In the latest “Making America” video for PragerU, Dinesh D’Souza, the author and speaker, explains how Alexander Hamilton laid the foundations for American commercial prosperity by promoting new ideas about wealth creation for the country.
As D’Souza points out, after the American War for Independence, there was debate about the future of the new country’s economic system. What system would the young nation adopt if it moved on from the old force and conquest means of acquiring wealth?
“Alexander Hamilton, the first treasurer of the United States, had the answer,” says D’Souza. “Under his brilliant stewardship, the new nation developed a new concept of wealth creation: capitalism—based on innovation, invention, and enterprise. And it would be available to every citizen from any background with the willingness to work for it.”
While D’Souza notes that there were exceptions to this general principle, he argues that, at the core, “America is the first society to be based on invention and trade.”
D’Souza credits this fact to the unique influence of Alexander Hamilton.
Born in the Caribbean, Hamilton was orphaned at 12 and years later, at age 29, moved to New York. Soon after, he joined George Washington’s staff, took part in the Revolutionary War, and, eventually, became a member of Washington’s cabinet as the Secretary of Treasury.
“Hamilton envisioned America as a nation whose nuclei would be cities, centers of vigorous invention, innovation, and trade, with new types of people—entrepreneurs, mechanics, financiers, salesmen, and so on—all working to enjoy the ‘pleasing reward of their toils,’” D’Souza says.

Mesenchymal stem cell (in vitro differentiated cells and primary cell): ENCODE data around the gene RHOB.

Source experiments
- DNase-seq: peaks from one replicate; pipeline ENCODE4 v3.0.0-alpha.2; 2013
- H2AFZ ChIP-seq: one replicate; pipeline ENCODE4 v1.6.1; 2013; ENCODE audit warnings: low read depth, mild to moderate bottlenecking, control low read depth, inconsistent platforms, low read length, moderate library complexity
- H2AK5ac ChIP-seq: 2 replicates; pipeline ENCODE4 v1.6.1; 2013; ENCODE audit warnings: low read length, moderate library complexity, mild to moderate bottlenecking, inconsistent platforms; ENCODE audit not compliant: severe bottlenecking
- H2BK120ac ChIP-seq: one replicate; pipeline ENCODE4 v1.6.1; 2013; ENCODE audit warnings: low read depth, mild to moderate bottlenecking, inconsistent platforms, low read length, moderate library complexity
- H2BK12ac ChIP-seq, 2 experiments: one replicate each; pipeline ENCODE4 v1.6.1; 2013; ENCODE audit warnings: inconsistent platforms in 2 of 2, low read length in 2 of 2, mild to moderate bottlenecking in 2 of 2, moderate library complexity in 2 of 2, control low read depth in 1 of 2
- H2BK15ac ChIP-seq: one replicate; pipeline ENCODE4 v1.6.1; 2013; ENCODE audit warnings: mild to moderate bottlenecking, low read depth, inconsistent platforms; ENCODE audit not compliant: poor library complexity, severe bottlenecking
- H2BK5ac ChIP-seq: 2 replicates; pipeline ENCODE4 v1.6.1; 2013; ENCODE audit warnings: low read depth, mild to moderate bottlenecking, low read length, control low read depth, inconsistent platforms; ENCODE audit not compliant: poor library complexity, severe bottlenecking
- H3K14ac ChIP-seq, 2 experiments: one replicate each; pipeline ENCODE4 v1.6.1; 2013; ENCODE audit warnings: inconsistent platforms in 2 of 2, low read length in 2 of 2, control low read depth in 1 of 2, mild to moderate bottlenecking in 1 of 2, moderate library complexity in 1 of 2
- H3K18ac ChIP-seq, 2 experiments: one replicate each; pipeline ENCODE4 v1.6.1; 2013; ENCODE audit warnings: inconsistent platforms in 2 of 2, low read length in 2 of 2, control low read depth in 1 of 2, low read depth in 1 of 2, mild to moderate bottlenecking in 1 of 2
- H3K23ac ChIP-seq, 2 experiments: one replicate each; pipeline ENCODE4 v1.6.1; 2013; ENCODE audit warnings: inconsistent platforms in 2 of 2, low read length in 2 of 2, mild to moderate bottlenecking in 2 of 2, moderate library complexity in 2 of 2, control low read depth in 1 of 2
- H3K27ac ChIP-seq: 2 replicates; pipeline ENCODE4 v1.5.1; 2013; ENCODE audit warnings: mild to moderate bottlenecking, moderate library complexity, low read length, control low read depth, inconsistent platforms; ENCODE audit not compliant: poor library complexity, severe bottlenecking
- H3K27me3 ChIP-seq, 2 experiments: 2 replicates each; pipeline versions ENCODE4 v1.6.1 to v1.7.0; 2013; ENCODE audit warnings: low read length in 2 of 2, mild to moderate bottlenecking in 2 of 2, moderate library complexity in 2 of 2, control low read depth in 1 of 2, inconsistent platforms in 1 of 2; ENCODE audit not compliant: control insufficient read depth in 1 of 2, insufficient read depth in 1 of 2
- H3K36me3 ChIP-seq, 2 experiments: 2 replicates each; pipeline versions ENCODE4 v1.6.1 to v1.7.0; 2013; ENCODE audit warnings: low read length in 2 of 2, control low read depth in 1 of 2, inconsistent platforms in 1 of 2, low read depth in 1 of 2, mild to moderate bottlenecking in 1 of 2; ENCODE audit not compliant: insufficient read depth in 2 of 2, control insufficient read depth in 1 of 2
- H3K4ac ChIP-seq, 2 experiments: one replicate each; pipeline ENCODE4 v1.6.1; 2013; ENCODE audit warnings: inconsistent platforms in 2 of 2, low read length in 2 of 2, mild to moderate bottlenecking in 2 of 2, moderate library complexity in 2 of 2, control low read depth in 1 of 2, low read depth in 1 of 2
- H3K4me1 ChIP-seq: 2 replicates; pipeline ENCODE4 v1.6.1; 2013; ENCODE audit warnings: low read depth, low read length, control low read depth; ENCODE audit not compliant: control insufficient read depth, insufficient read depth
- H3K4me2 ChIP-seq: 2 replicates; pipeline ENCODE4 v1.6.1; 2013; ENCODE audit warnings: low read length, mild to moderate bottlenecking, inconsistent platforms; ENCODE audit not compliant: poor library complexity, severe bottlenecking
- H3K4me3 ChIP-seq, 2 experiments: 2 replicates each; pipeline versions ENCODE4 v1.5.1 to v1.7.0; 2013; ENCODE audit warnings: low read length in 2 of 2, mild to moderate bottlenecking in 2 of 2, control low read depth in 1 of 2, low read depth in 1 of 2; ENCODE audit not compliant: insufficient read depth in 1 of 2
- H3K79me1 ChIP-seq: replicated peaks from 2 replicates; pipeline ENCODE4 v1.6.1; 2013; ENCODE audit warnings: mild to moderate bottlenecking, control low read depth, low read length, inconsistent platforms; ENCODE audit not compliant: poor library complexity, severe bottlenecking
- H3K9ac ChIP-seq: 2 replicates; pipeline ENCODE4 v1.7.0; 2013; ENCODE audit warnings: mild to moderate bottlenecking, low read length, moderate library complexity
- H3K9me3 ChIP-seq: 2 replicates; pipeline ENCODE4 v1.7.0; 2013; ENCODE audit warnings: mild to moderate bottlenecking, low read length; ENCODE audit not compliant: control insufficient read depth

Hamilton knew that the acceptance of slavery was a major problem for the young United States, and favored a gradual ending of the slave system. He believed, says D’Souza, that adopting his commercial-based system would hasten slavery’s demise.
“In his mind, there was only one way: make it as easy as possible for as many people as possible to become as prosperous as possible. This would happen through the myriad ways of commerce,” says D’Souza.
He realized that the government would need to be strong enough to protect the new commercial systems he hoped to implement throughout the country. On this question, he often debated Thomas Jefferson, who wanted a weaker government.
A key component of protecting the rights to commerce was included in the Constitution in the form of patent protection. This gave creators an incentive to invent things that would benefit the nation.
“It was no accident that within a matter of decades the United States became the most prosperous nation in world history,” D’Souza says. “It’s no accident because Alexander Hamilton was there at the founding—the man who understood that, thanks to capitalism, you don’t have to take anyone else’s marbles to get more marbles of your own.”